2, use these insights to encourage disaffiliation. Realize that the cultivation of community outside of the Republican Party has strongly influenced disaffiliation. The Frontier Lab put together a series of “interventions” pursuant to both applications available for download here.

Have you experienced any of these events in your “career” as  a Republican? Vote in TFL’s facebook poll here.


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The Republican party is now a leftwing party that uses the vestiges of the conservative label it once earned to continue deceiving people into voting for it.

It has been 29 years since the Republican party has nominated a conservative for president.

It has been 9 years since the party nominated someone who was not left of center (and Bush 43 was merely a centerist)

It has been 17 years since the Republican party actually made notable progress on a conservative idea – welfare reform. And in 2012 it choose a liberal as its standard bearer instead of two of the principle architects of welfare reform (Newt and Santorum).

    snopercod in reply to 18-1. | July 2, 2013 at 6:26 pm

    Conservatives are to the GOP as African-Americans are to the Democrat party.

    Prohibition is going out of style. Except for conservatives. The core of the Party.

    So what do you do when the core has lost touch?

    Not A Member of Any Organized Political in reply to 18-1. | July 3, 2013 at 8:39 pm


    Just two ugly flavors of the same poison!

    Just some food for thought.

    Nyuck! Nyuck! Nyuck!

sometimes the simplest explanation fits.
I am a social and economic conservative.
I vote for whomever meets my needs best and I don’t care about the party name.

    MicahStone in reply to dmacleo. | July 2, 2013 at 4:26 pm

    Ditto. The Repub Party has abandoned its former conservative base (the majority of Americans). It left me, I didn’t leave it (but the result is the same). Conservatism is the set of fundamental principles that I follow. The Repub Party is just a label used when considering a vote.

    memomachine in reply to dmacleo. | July 2, 2013 at 6:14 pm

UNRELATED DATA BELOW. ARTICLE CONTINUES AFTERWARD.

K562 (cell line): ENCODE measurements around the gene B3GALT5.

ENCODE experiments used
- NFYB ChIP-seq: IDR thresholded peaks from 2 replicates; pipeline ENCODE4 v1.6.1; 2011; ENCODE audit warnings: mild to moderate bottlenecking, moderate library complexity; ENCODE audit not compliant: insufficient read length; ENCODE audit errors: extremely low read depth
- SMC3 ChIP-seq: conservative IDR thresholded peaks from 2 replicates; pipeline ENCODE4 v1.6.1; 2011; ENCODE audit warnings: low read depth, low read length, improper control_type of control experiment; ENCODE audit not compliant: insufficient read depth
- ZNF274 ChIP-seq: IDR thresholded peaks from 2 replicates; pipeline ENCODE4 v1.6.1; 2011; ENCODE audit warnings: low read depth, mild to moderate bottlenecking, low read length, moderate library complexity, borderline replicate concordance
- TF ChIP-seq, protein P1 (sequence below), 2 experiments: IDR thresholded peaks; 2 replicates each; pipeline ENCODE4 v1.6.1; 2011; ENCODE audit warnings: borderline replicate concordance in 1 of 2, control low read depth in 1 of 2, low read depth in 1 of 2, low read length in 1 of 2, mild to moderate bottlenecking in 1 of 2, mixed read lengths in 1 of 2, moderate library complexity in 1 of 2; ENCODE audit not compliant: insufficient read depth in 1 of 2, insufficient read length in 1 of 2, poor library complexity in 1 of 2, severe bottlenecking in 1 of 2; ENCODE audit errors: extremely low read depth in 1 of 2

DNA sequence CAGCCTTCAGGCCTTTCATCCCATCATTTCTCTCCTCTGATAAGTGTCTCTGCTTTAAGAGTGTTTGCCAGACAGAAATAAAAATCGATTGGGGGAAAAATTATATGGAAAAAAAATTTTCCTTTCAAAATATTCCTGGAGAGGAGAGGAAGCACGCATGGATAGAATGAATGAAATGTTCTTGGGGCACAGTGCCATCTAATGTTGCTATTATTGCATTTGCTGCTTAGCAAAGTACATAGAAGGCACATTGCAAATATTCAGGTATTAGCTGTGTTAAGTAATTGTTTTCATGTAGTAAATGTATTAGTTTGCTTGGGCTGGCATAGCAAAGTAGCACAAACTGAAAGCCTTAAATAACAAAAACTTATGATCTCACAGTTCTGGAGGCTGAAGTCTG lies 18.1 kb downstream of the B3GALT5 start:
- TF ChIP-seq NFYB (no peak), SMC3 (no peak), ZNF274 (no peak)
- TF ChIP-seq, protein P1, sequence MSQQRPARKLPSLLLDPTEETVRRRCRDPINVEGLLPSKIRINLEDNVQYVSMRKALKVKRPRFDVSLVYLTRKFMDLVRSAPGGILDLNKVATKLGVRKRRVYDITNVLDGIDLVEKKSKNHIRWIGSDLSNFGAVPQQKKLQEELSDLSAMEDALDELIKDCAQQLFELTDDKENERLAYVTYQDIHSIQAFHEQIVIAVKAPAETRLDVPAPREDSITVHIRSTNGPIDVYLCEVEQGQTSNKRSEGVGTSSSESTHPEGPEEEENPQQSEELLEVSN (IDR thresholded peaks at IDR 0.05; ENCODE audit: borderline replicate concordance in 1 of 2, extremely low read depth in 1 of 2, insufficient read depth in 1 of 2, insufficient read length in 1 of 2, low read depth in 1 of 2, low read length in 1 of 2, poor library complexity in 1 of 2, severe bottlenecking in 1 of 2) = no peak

As a fiscal conservative, but socially neutral, voter I tend to view things through a country oriented prism. I’m not looking to vote for my personal interests above that of my country but to view things in more of a “after me comes …?” sort of thing.

    Does -not- make me a better person just a different though similar set of goals. As someone with myriad chronic health problems and a number of close encounters with the hereafter I’ve accepted my mortality and now I’m looking for a political party or platform that directly articulates those policies that I feel will allow my country to survive and flourish. Unfortunately this does not appear to be either the Democrat or Republican parties.

    In a similar vein my father, hardcore Democrat, has rather recently abandoned the Democratic Party in favor of being an independent because he’s sick of them as well. I think the next few years are going to see members of both parties lose to the ranks of independents. It’ll be curious if a plurality emerges of independents over partisans.

    With social conservatism going out of style electorally. Prohibition is going. Gay marriage is coming. The best the socons can hope for nationally is that the small government fiscons (commonly called libertarians) prevail.

    But socons won’t vote for them.

    Thus the march to the left.

Remove the ‘perceived’ word and this explains exactly why many of us hold our noses and vote Republican as the ‘lesser of two evils’ but refer to ourselves as Conservatives.

Until we have a viable third party that has the financial backing to actually win major elections the best we can hope for the time being is that the ‘Conservatives’ we elect aren’t closet RINO’s.